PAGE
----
Once you’ve read a few Mary Balogh books, you begin to have some feel for what one is like, and this book… just isn’t it. She’s written edgy, challenging stuff, and she’s written angst-heavy emotional stuff, but this lightweight, witty and downright frivolous stuff? Not so much. But boy, did I enjoy it. This is the Balogh book for those who don’t like Balogh books.
Here’s the premise: Giles Fairhaven, Viscount Kincade, is in a spot of bother. On his way to Bath to visit his parents, his overnight stay at an inn is ruined when his purse is stolen. He can’t pay his shot, he can’t pay his debts to the casual gaming opponent of the previous night, and he can’t even pay the serving wench who warmed his bed. And just when he thinks things can’t get any worse, he’s set upon by three ruffians in the inn yard as he’s on the point of leaving. But rescue comes from an improbable quarter – a diminutive lady clad only in a nightgown and wielding a black umbrella, who sees off his assailants, sends him on his way and then pays all his debts. Even the wench.
Since he and the lady both end up in town, it isn’t very long before he discovers who she is and sets about repaying her and hoping to set the whole humiliating episode behind him as soon as possible. But Daisy Morrison isn’t what he expected, and when she asks him to help him launch her younger sister Rose into society, he finds himself unexpectedly agreeing. The Fairhaven family is marshalled to help out, and Giles finds himself gritting his teeth and suffering from more than one of Daisy’s wild starts… and also finds himself oddly attracted to her.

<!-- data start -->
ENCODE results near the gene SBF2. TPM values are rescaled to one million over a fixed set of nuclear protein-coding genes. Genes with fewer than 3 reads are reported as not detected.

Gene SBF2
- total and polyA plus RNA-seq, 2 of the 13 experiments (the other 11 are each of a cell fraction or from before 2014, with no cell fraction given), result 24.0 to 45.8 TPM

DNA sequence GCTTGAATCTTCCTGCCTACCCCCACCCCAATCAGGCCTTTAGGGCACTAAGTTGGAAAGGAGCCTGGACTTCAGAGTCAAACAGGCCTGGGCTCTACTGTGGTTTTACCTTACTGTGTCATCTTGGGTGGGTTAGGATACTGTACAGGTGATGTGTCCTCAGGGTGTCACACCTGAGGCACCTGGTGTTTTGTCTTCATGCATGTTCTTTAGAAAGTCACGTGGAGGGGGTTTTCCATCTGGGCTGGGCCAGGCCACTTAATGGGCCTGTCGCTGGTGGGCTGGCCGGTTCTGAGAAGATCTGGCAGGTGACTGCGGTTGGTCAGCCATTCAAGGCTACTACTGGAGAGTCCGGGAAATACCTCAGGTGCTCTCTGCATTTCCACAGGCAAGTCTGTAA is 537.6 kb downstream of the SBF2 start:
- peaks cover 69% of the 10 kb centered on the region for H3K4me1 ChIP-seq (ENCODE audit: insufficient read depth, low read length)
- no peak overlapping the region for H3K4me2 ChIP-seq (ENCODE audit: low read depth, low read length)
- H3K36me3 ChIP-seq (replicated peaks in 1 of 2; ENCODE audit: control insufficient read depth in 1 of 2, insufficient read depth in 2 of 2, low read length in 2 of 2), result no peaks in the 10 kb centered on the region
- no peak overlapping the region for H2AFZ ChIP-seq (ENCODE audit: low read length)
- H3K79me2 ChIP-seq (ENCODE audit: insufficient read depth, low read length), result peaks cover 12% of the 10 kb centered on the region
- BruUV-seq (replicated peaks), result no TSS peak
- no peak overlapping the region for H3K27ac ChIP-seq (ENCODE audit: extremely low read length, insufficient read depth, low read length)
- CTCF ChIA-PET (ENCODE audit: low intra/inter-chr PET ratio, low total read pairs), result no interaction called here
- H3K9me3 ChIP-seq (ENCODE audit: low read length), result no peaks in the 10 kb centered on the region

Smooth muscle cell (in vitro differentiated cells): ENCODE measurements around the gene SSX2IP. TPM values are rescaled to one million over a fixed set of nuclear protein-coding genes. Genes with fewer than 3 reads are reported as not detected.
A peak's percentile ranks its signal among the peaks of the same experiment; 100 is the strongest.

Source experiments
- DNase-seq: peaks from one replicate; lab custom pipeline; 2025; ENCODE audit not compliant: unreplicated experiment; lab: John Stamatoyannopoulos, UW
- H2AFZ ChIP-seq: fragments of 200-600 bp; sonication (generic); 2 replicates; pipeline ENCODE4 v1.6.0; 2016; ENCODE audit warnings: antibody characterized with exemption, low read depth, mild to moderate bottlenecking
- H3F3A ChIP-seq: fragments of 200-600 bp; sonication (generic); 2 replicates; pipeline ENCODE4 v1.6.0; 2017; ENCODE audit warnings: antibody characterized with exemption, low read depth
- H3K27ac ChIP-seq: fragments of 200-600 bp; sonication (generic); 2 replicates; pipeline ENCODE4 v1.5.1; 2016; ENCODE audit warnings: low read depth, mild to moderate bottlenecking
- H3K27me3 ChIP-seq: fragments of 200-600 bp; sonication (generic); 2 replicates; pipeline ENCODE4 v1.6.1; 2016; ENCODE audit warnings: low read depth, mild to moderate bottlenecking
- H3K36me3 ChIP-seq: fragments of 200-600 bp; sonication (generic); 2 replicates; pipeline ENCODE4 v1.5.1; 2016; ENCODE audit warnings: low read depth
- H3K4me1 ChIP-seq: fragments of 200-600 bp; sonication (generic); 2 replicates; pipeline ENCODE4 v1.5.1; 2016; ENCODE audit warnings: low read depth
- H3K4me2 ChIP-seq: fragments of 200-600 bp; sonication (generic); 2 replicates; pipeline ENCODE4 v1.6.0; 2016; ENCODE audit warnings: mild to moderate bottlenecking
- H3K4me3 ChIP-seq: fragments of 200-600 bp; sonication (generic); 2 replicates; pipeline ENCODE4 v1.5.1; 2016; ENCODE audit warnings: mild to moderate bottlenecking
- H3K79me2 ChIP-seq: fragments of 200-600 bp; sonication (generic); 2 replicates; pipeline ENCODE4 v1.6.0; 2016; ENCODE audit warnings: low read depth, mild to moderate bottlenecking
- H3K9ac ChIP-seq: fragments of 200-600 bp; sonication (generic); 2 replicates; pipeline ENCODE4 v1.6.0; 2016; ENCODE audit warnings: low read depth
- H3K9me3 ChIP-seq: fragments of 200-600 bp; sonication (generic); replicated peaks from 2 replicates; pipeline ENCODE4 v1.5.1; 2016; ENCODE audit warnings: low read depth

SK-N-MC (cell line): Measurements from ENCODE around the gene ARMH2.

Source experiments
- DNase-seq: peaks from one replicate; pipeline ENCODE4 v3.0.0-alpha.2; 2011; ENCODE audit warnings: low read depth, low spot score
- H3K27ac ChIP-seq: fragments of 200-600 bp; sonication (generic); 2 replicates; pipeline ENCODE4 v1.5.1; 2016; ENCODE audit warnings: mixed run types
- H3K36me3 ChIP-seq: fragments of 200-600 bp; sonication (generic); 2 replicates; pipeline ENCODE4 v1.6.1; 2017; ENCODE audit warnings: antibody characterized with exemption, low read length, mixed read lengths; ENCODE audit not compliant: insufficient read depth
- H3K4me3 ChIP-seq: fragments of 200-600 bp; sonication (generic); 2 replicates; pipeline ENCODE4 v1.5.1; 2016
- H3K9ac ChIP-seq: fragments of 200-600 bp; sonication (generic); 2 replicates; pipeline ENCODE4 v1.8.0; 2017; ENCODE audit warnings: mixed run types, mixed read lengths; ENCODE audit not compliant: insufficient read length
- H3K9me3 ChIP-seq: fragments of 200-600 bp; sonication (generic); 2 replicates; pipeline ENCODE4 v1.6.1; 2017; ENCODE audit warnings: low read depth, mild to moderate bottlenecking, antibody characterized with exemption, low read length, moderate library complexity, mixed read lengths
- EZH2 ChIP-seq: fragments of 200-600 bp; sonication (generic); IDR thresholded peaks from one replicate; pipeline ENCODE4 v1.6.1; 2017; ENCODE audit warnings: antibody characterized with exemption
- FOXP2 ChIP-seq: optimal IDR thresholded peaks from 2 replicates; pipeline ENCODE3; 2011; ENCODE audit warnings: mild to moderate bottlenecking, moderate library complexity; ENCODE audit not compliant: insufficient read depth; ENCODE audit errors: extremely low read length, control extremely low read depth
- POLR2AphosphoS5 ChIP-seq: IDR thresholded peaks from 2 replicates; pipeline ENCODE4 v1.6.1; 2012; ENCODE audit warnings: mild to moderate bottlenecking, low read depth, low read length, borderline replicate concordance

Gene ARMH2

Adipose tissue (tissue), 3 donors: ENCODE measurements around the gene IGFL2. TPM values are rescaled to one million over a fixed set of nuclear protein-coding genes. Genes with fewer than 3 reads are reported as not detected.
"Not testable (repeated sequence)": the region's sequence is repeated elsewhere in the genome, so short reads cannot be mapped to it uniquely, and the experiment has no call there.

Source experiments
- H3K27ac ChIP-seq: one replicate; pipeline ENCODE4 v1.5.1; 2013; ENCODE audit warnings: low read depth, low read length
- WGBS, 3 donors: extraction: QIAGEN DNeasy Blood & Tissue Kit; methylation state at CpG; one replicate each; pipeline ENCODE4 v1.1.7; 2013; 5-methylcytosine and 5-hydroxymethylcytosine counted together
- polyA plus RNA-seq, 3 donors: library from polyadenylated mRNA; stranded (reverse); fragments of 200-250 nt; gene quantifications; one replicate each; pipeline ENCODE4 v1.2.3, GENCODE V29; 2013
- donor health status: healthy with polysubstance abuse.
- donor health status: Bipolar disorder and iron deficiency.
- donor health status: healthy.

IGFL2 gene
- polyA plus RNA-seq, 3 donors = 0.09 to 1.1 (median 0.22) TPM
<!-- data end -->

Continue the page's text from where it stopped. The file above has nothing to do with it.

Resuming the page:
In other hands, this would be a hot mess. Daisy is borderline unbelievable in her sunny insistence that she’s an old spinster who can look after herself, thank you very much. She’s a managing female of the worst kind, and completely oblivious to subtle signals, and trivialities like other people’s feelings. She would be easy to dislike, but I just found her funny. Giles’s intense annoyance with her escapades while also irresistibly drawn to her is a hard act to pull off. But this is Mary Balogh and so it absolutely works. And it’s funny! I love a book which makes me laugh out loud, and this one really does.
There’s one sex scene near the end which isn’t particularly graphic (mainly because Daisy talks all the way through it, which is hysterical), and some fairly graphically described kissing and lusting, but otherwise if you’d told me this was an undiscovered Georgette Heyer, I’d totally believe it. The romance is there, but it’s never spelt out until very close to the end. There are a couple of subsidiary romances that work very well without overwhelming the main couple, and the matter of the stolen purse and the ruffians is resolved rather neatly.
All in all, this is something of a Marmite book, depending on whether you like Daisy or not. I found her cute and amusing, and rarely irritating because although she’s often reckless of her own safety, she’s not stupid. There really are sensible reasons for the things she does, even if perhaps there may be better ways to achieve her objective. OK, there are always better ways. But I can’t remember when I last laughed so much at a book, so I’m giving it the full five stars.